The other Ford vs. Ferrari.
“It’s the final lap, I slammed the brakes and immediately dropped into third as I swung my BMW M6 GT3 right into Copse. The Audi R8 LMS was hot on my tail so I didn’t dare to shave off my speed as I head into the esses of Maggotts and Becketts. The telepathic handling of the BMW negotiated the bends well. The same can’t be said for the R8 as understeer got the better of his car, I’m glad I wasn’t in that Audi.
However, a driver can only be complacent after crossing a chequered flag. The R8 was in my dirty air, reeling me in at the Hangar Straight. I knew I had needed a miracle if I was to stay in front of him. Stowe’s next. I took an early turn, clipping the apex quite early, blocking him off the optimal line, but my manoeuvre backfired as I veered off into the grasses. He saw my error and took his opportunity. I can only imagine the smug on his face as he took my place. I steered the car back on track and tried my best to stay on his tail.
The Audi was feeling confident, as he braked too early into the Vale chicane. At that exact moment, I knew exactly what to do. I put the car on the inside line and braked hard into the entry of the chicane. I retook my spot and prepared myself for the Club righthander.
The race was mine.”
The passage above describes one of my typical experiences racing at Britain’s iconic Silverstone Circuit. Assetto Corsa Competizione for the PC is nothing less of an extraordinary game, especially since the gaming scene is lacking these types of true driving simulators these days.
Assetto Corsa Competizione touts itself to be the ‘Official GT World Challenge Game’. So far, it seems to be upholding that title even past its September 2018 release date. Here are a few reasons why.
#1: It Displays Tough Love
Right off the bat, Assetto Corsa Competizione clicked perfectly with me. It ticks almost all of my ‘Racing Sim’ checkboxes. As KKP’s resident racing sim aficionado, I had to pick up this game.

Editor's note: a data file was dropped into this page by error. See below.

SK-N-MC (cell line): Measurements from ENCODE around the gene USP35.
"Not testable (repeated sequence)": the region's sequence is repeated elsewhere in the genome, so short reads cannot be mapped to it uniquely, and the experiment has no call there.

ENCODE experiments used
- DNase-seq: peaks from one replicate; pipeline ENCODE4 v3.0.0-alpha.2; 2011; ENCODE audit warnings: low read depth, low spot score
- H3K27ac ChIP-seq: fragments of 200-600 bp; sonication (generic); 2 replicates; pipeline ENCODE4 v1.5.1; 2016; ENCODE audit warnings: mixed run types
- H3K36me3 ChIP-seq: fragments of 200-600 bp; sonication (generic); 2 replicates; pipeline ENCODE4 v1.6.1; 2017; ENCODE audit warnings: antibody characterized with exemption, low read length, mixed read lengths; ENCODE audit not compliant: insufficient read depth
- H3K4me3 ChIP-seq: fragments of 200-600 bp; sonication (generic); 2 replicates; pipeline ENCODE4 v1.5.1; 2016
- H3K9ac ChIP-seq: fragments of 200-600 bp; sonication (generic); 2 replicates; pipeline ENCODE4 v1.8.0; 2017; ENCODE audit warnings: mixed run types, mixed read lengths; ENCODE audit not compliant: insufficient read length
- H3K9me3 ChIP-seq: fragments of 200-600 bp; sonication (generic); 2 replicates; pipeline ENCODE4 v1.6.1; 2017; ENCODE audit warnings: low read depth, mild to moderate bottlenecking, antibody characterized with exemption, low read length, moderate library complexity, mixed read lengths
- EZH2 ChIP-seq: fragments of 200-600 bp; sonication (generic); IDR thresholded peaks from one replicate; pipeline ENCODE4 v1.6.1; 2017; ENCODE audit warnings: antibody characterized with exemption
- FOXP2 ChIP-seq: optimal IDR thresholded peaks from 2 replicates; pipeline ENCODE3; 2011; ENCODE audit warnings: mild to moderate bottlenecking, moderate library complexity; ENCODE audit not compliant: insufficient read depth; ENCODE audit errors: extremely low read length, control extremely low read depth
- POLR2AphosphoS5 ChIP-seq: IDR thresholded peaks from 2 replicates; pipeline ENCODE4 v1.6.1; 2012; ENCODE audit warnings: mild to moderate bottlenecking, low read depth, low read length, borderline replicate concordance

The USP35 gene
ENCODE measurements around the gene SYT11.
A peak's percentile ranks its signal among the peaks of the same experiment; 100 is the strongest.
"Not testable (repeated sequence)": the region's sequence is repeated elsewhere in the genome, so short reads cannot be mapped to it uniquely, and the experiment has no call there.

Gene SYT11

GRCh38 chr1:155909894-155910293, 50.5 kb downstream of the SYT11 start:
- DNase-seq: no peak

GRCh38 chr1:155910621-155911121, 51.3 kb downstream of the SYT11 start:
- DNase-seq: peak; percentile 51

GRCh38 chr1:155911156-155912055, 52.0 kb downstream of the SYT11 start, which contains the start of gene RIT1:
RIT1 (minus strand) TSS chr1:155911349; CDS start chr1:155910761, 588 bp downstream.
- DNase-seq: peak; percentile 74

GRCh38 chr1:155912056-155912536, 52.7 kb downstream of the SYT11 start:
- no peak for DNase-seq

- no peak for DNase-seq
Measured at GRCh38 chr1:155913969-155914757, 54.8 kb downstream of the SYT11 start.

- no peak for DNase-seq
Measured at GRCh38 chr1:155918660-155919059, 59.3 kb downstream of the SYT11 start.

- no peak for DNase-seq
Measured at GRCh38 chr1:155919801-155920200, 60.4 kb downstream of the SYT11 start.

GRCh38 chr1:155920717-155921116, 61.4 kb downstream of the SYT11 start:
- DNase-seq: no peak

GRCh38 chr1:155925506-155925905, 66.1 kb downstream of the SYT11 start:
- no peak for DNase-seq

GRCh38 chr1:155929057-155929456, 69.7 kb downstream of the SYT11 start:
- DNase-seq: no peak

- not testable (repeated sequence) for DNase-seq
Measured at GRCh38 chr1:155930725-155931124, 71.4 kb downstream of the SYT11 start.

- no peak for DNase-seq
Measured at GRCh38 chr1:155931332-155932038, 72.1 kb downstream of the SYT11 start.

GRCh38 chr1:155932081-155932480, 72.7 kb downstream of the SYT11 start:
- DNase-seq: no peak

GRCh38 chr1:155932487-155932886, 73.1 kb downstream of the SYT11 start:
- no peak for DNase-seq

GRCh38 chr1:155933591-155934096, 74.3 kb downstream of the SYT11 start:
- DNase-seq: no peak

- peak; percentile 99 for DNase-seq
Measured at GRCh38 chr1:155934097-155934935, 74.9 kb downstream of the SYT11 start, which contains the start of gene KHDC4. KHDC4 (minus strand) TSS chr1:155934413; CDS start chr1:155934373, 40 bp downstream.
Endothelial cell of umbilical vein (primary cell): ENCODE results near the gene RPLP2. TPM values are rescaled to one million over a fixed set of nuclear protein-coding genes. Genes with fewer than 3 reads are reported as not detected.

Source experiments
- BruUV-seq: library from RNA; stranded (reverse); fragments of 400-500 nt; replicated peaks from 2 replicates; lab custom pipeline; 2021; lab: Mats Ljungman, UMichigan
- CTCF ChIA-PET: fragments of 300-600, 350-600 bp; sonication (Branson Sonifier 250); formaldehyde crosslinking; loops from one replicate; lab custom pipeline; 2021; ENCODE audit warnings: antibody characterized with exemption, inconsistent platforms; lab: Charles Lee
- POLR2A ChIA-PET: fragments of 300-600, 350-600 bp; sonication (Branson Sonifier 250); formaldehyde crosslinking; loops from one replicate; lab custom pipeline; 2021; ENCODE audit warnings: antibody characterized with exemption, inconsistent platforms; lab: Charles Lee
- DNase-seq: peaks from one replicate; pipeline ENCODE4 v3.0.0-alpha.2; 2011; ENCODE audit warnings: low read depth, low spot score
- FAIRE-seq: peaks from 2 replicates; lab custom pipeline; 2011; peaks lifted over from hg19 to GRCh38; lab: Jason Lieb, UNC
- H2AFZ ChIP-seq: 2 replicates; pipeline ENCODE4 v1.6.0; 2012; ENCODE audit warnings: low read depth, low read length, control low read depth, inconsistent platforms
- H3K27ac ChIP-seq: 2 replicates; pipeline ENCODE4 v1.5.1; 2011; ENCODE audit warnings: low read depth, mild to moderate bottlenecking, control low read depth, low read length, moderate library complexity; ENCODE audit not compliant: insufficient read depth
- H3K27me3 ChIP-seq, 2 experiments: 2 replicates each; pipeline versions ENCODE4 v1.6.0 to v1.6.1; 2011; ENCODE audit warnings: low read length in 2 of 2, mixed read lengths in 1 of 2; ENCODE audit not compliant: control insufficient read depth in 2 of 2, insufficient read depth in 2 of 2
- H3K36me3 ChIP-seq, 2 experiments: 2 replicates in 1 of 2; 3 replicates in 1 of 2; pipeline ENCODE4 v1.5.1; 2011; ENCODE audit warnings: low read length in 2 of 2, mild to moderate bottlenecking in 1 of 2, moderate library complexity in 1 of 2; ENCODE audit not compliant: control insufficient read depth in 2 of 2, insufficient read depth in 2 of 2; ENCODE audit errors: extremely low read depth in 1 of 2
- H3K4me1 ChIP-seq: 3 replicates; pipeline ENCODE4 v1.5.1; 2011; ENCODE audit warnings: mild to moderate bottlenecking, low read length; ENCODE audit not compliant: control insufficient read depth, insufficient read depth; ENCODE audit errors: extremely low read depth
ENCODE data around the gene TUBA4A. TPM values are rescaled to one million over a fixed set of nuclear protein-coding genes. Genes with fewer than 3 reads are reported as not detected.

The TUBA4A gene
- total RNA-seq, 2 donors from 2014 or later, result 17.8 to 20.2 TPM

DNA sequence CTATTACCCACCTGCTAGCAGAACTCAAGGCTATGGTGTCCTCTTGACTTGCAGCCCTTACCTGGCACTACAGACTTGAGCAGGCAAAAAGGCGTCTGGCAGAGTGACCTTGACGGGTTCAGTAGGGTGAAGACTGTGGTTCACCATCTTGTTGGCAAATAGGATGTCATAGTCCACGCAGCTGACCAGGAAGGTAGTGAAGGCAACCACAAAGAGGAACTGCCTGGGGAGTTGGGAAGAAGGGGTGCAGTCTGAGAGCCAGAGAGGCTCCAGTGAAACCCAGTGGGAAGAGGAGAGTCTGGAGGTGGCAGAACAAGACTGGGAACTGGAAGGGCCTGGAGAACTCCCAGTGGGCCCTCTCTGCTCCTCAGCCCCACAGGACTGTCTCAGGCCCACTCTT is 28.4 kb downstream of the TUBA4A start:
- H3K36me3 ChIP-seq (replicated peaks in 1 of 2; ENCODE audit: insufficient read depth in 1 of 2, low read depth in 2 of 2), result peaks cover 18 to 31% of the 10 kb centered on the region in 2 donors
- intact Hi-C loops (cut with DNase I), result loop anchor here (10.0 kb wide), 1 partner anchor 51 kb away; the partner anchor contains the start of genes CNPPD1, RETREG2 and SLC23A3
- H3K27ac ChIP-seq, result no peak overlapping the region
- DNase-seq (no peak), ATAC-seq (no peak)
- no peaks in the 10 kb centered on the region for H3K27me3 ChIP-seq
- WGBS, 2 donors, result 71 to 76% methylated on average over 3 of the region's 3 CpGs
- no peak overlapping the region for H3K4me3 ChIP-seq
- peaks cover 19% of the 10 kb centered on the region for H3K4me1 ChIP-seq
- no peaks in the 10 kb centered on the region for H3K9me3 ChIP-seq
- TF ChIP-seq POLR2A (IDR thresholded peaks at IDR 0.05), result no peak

To be frank, the game presented itself to me as a tough game to love initially. It did not appear to be as streamlined in terms of UI and how-it-holds-your-hand-as-you-start-the-game compared to different titles of the same genre such as F1 2019, Gran Turismo Sport, nor Forza. However, it manages to be outstanding on its own right.
This is a GT race category simulator, so expect lengthy races once you start off. For veterans of the genre, this is just another drive, but for newcomers to racing simulations, grab some sustenance, as you’ll be driving around the same track for at least an hour.
#2. It’s As Realistic-Looking As You Can Get
There’s no other way to put this; Assetto Corsa Competizione looks absolutely fantastic. The cars are absolutely detailed right down to the interior. Each car has been meticulously modelled to reflect its real-life counterpart.
As a BMW fan, I am quite familiar with my car of choice, the BMW M6 GT3, and to my eyes, I can confidently say that they have detailed it quite well, and that is a huge positive point in my books.
Let’s take the tail of this Audi for example, the lighting and the reflection looks pristine. Simply surreal!